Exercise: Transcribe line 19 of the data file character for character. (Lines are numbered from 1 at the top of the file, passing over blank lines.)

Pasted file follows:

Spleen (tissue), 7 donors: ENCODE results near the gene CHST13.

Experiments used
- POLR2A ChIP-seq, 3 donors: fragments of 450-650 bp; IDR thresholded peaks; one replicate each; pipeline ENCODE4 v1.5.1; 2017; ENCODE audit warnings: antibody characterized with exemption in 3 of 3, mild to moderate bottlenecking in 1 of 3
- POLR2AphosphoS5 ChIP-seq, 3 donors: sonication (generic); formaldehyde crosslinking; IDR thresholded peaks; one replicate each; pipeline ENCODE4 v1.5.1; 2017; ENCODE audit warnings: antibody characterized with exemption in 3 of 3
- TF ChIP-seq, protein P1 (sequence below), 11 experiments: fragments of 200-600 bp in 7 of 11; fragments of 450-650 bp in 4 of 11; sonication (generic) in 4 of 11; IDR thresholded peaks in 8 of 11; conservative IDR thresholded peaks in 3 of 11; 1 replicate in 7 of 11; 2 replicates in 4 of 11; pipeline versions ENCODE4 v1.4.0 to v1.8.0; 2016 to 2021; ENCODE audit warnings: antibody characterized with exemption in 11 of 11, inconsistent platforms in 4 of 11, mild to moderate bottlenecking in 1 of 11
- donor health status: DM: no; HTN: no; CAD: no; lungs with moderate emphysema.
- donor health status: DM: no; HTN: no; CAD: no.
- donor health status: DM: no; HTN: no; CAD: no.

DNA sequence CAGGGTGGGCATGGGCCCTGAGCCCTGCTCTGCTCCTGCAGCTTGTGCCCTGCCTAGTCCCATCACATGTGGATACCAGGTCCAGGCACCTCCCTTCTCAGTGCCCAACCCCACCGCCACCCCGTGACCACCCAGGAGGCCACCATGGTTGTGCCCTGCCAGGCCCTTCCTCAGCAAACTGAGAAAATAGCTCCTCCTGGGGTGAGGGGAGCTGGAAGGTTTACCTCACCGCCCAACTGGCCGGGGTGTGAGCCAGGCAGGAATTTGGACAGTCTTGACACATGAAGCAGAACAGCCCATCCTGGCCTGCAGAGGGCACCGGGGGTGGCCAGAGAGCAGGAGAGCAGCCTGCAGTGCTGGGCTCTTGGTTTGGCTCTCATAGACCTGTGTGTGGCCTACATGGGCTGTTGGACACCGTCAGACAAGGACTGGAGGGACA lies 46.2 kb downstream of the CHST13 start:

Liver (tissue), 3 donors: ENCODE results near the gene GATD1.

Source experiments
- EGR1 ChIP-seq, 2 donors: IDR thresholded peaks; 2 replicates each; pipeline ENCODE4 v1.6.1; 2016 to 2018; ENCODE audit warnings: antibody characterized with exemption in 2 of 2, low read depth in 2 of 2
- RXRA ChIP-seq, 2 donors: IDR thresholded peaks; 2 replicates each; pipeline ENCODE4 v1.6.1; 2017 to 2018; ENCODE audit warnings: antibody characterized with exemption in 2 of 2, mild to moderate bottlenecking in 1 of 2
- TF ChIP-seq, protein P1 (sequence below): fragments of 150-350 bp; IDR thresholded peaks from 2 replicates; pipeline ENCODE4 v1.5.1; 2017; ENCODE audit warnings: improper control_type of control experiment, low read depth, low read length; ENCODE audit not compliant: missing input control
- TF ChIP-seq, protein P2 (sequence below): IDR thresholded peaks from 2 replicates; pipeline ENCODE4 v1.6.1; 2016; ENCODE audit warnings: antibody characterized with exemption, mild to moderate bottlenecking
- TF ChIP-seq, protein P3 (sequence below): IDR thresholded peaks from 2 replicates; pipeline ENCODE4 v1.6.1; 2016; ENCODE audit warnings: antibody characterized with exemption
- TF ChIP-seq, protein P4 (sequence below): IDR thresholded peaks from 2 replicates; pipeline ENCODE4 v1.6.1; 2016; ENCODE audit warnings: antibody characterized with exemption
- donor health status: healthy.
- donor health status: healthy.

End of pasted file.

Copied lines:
- donor health status: healthy.